I grabbed a sandwich at the local Tesco before heading east to John O’Groats. I passed the sign to Dunnet Head, and also the turn off for Castle Mey, which the Queen Mother took on as a project after the death of her husband and restored. This was the last day that it would be open for a number of weeks, presumably to allow some members of the Royal Family to enjoy it.
I also spotted a curlew after hearing a strange call. This is the first one I think have ever seen.
John O’Groats was not as bad as I had feared. The hotel was under major refurbishment, with scaffolding up around it and no windows evident. Before getting there, I had decided not to get my photo taken at the signpost, and so when I got there, I flagged a chap down, and asked if he would take a photo of me. He proceeded to tell me how he had just cycled from Lands End in 6 and three quarter days, had a sore a**e, got no sleep and got eaten by midges at Loch Lomond. I wondered why he did it in that case, if he hated the whole experience, but didn’t feel it appropriate to proffer this thought! I was very glad that my experience of the last seven days had been so very different, with many pleasant memories to take back with me.
In the end I decided that I would get my photo taken at the signpost, getting the chap to load up San Martin de los Andes, where STS will be based come the autumn, and he had to add an extension to the sign to fit in all on!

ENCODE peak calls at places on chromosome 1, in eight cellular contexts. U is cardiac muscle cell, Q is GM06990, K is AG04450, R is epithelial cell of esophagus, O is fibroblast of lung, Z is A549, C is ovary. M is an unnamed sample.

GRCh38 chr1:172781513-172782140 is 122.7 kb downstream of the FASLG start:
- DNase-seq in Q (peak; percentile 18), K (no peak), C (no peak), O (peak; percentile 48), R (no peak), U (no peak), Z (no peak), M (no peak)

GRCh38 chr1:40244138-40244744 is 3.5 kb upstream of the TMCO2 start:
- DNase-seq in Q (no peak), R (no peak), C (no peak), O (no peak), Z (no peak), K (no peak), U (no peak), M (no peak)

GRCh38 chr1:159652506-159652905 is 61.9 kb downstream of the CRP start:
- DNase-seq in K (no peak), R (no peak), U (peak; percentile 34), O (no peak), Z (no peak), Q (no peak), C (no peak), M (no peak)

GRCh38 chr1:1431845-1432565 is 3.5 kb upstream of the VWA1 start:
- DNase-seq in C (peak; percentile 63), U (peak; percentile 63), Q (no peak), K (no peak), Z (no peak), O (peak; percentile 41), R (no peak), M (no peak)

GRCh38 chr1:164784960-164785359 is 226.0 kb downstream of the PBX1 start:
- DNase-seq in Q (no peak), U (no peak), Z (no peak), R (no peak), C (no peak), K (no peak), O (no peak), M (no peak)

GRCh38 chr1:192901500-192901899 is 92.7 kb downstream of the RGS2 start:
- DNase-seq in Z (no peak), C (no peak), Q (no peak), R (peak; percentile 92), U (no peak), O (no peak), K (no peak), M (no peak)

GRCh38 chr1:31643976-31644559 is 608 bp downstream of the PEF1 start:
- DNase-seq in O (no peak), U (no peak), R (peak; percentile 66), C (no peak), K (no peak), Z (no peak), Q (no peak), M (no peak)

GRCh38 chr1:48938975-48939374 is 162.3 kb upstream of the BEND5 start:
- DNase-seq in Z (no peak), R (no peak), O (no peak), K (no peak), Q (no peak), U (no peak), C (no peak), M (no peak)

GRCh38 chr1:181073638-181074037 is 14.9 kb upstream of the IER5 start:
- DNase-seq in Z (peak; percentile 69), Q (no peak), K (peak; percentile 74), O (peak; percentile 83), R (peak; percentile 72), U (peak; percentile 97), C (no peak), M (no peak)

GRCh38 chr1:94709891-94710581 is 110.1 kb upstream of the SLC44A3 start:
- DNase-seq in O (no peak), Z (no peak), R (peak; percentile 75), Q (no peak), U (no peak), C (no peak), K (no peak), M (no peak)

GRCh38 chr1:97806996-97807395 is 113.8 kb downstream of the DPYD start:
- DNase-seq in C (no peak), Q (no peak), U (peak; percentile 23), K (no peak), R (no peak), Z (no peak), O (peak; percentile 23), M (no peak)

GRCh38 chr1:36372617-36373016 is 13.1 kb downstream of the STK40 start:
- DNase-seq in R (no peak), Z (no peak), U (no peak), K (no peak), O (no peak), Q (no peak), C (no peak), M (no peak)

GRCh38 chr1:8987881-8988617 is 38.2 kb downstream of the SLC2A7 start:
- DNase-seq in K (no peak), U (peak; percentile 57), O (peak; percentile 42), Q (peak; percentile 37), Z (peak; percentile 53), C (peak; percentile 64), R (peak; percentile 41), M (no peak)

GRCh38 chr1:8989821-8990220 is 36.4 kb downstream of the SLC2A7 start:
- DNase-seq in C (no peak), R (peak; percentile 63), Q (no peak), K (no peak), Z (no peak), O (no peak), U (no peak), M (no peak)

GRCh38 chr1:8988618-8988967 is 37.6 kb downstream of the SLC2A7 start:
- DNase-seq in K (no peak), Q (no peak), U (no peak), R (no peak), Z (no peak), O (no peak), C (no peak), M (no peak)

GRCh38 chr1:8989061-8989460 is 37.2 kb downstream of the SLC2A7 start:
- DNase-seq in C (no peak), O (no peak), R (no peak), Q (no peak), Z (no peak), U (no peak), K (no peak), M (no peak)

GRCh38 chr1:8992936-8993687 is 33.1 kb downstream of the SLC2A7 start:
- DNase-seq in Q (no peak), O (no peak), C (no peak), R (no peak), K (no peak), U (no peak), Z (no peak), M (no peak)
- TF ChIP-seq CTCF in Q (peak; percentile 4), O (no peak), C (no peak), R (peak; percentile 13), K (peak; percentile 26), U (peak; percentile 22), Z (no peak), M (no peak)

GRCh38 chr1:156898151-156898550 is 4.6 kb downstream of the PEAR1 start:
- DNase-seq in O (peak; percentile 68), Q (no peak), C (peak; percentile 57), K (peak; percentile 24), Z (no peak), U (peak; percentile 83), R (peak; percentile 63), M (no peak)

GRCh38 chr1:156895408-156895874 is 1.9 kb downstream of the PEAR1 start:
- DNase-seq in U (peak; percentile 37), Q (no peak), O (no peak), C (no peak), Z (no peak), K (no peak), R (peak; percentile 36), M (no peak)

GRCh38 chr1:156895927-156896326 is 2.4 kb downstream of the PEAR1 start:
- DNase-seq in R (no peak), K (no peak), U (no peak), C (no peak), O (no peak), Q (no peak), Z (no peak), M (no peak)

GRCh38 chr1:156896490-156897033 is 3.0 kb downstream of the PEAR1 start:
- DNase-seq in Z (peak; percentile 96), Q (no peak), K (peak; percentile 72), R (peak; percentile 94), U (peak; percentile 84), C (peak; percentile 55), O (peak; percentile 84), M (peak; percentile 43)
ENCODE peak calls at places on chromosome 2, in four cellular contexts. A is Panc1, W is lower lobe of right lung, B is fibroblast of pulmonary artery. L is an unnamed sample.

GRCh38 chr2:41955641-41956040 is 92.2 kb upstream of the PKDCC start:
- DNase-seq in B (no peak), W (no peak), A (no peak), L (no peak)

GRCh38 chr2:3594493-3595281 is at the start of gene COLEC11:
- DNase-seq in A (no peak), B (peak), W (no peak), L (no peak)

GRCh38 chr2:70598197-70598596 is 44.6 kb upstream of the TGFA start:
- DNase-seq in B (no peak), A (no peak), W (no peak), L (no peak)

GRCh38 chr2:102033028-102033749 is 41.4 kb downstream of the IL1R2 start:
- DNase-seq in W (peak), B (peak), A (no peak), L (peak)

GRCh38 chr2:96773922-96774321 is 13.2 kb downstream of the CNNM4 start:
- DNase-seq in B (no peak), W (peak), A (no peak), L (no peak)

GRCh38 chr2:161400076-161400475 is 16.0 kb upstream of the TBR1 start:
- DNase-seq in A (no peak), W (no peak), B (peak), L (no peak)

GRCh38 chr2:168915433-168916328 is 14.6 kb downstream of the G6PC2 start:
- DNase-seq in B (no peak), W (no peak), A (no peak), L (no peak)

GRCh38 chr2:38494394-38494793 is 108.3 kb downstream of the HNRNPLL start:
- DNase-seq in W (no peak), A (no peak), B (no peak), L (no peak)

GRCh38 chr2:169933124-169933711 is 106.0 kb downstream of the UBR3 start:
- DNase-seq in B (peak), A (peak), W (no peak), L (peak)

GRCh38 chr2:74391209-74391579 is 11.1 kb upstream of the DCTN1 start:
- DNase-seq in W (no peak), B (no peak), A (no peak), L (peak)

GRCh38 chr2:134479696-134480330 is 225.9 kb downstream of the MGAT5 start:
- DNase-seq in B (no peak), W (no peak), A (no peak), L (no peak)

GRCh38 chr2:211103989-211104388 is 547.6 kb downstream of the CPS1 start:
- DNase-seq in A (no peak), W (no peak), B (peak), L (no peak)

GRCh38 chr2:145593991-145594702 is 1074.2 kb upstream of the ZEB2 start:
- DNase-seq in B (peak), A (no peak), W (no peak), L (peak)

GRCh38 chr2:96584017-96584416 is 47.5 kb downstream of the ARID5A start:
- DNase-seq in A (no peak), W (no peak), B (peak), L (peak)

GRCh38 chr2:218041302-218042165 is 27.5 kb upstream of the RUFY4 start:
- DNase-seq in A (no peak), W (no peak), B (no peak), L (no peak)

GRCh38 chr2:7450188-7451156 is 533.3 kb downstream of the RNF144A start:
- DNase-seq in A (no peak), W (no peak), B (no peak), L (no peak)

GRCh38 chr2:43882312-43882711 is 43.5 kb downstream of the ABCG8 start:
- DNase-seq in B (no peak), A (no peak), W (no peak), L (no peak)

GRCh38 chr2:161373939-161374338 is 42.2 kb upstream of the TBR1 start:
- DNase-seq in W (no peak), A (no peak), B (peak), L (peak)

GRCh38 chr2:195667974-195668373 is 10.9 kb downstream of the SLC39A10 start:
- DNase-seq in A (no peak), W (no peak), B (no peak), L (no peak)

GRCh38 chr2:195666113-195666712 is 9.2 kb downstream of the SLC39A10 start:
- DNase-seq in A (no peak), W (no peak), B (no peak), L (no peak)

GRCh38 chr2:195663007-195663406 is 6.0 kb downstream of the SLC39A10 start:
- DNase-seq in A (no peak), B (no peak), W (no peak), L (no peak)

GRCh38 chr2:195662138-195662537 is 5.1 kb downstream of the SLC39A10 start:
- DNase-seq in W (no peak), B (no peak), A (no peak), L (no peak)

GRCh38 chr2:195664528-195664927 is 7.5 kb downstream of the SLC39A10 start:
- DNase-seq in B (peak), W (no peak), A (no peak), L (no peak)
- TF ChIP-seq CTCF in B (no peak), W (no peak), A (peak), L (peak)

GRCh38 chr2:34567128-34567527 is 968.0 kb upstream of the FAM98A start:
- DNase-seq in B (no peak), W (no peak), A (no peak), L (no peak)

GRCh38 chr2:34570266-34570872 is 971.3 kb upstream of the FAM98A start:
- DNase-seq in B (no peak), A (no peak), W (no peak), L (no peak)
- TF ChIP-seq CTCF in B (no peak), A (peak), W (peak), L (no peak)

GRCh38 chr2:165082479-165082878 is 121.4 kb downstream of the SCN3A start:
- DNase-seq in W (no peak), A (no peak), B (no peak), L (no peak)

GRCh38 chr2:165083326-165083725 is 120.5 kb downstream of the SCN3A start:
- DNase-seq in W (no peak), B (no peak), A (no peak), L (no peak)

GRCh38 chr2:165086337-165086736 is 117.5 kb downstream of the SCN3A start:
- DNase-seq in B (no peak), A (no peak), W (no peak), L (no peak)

The journey back west was tough going, straight into the westerly wind. All thought of viewing the scenery went out of the window as I put my hands on the drops and got acquainted with that famous Scottish sailor, Tar MacAdam. I fought for every foot of road until the turn for Dunnet Head. I got some respite on the way up to the head, as the road had hairpin bends, placing that wind more on my back for a while.
I eventually reached the lighthouse, and chatted to the RSPB girl there, who told me that it was a curlew that I saw. She was surprised, as it is more of a spring bird, but did identify it from my description and the dodgy photo that I had taken. She was also interested to hear of my sighting of a red kite at Beauly Firth.
After trying to photograph and video myself by the lighthouse, there was nothing to do except put my head down and head for Thurso.
The ‘Weigh Inn’, where I was staying, was now on the ‘way out’ of town, and it was heavy legs that finally got me there, with over 103 miles done in the day. For the first time since I began a week ago I was glad that the journey was over, but now, after a bath taken, and two main courses eaten, I am not so sure. Seeing the Orkney Isles so close (7 miles away at Dunnet Head, closer at John O’Groats) made me want to carry on going north through them, or head west (as long as that blessed westerly wind died down) to get to Cape Wrath and continue down the west coast. These trips will have to wait for another time, however, as my current adventure has come to an end, bar negotiating railway stations and train carriages tomorrow. As they might say back home, ‘It has been a good one, but.’
Day 7 statistics
Miles ridden: 103.3
Miles ridden with panniers: 53
Feet climbed: 4442
Dogs that jumped as I went passed: 1 (poor old thing!)
No. of unhappy cyclists met: 1